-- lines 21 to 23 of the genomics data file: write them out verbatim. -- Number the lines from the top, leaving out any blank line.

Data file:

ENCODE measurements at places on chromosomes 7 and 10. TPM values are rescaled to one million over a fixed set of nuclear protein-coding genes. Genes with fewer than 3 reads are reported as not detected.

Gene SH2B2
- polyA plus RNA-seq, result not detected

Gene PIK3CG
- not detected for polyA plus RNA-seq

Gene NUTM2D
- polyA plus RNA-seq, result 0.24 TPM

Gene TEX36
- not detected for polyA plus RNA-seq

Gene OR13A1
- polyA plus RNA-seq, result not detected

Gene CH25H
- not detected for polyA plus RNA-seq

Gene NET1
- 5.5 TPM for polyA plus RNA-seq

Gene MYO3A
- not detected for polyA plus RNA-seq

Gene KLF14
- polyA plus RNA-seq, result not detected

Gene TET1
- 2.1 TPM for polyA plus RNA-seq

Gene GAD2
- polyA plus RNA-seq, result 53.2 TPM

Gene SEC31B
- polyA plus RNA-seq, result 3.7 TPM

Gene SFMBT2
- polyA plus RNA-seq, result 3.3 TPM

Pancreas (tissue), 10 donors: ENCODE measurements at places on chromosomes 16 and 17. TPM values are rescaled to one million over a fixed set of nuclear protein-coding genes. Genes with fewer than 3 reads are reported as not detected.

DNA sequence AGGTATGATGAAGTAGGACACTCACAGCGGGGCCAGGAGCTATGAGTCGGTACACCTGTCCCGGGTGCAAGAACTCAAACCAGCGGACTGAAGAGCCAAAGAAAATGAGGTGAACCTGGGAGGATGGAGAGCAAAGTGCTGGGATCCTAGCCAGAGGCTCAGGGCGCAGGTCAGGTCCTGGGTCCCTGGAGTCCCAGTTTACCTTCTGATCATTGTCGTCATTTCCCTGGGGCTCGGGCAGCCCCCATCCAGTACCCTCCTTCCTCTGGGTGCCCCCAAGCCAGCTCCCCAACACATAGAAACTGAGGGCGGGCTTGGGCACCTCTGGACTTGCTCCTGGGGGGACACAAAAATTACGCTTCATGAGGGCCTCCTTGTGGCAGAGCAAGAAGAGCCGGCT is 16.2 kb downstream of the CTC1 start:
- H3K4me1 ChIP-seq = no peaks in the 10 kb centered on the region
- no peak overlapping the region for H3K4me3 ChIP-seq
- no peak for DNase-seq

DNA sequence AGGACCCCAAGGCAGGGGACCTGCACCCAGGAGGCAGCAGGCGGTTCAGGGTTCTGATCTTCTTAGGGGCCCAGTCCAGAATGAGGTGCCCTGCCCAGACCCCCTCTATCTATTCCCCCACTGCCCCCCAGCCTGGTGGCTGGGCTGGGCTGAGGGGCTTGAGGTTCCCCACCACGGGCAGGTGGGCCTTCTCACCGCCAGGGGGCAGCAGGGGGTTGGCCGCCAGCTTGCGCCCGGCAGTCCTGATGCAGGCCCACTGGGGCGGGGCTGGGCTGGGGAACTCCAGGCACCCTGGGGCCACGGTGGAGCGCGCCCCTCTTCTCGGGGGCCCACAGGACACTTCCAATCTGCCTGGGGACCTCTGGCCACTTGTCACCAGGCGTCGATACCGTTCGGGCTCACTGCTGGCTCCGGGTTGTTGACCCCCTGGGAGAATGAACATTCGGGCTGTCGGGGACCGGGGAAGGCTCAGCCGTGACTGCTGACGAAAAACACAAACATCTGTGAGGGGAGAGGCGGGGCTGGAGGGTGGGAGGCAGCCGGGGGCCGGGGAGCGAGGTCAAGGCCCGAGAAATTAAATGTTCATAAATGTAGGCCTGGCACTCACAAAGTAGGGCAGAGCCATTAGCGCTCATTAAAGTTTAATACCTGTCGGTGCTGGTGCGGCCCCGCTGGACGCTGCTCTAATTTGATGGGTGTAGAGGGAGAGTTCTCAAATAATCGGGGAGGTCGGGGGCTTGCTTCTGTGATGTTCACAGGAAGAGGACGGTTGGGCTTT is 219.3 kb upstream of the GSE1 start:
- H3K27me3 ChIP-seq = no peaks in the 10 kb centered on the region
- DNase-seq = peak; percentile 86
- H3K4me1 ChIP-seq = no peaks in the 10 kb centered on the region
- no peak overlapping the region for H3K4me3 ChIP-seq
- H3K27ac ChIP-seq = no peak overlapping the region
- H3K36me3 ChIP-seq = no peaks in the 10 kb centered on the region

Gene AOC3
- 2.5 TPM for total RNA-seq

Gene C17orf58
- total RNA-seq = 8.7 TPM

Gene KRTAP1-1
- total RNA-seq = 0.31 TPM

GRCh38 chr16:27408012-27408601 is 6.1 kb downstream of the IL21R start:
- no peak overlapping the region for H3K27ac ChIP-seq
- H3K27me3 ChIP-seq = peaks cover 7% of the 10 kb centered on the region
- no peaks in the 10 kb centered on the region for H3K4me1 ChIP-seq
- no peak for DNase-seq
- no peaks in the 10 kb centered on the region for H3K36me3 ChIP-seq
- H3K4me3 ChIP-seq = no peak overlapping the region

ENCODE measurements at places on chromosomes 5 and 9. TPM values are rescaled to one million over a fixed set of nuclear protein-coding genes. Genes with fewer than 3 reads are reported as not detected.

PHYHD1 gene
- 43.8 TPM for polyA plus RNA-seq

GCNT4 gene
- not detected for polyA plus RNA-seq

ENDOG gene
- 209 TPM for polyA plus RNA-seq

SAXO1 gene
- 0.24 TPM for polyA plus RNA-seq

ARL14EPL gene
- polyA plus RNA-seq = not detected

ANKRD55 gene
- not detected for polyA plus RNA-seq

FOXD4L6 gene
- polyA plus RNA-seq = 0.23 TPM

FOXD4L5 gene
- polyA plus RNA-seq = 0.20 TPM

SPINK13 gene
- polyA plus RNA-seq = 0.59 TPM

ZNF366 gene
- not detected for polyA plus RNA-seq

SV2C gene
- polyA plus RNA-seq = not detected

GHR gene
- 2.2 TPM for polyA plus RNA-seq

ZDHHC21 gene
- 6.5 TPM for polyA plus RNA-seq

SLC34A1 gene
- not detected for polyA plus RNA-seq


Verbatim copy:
- 2.1 TPM for polyA plus RNA-seq

Gene GAD2
- polyA plus RNA-seq, result 53.2 TPM